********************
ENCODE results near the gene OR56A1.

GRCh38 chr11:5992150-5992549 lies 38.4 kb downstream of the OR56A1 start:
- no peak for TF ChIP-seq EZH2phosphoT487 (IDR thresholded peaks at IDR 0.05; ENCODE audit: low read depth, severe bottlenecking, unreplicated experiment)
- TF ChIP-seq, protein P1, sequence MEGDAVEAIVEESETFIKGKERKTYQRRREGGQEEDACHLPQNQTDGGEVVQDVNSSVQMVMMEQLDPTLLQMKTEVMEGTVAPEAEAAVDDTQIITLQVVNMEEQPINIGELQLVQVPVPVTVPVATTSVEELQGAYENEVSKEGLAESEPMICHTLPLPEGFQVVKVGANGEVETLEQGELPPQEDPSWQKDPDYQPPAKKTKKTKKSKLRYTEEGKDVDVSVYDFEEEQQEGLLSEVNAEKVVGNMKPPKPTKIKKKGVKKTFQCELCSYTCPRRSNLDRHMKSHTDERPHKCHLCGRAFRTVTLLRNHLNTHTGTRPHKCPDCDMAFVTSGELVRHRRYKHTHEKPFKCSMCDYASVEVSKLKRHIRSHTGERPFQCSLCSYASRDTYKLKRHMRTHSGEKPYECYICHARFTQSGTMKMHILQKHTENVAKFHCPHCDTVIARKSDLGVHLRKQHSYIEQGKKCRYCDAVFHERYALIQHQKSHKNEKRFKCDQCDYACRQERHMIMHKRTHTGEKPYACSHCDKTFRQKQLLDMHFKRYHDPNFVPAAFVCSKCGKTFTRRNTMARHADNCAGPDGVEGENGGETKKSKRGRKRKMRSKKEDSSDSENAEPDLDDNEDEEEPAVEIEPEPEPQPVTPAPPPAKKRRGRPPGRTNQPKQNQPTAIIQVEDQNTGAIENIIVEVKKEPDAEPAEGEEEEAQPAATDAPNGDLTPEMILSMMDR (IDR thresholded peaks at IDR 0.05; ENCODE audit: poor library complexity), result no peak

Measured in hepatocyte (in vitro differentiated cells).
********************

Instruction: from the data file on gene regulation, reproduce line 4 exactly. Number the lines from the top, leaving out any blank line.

- TF ChIP-seq, protein P1, sequence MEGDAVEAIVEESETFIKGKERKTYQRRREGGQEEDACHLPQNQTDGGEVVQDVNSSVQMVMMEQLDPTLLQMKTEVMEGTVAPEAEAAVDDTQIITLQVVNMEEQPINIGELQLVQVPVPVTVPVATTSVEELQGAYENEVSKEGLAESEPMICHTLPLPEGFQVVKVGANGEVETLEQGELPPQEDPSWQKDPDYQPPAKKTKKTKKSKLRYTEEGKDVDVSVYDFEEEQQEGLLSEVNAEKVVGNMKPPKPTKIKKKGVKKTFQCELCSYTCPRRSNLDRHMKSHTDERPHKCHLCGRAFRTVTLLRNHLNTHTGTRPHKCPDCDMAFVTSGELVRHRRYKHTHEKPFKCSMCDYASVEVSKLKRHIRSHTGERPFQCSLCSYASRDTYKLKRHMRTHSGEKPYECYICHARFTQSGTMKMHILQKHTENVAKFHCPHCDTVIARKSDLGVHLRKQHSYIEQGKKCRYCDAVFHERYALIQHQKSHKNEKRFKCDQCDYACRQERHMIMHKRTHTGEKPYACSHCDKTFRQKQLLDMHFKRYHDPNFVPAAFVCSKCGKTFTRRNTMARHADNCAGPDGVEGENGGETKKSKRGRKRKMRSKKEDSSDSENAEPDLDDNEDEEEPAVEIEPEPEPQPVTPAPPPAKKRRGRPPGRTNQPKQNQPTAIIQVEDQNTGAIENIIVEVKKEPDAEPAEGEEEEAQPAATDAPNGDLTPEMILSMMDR (IDR thresholded peaks at IDR 0.05; ENCODE audit: poor library complexity), result no peak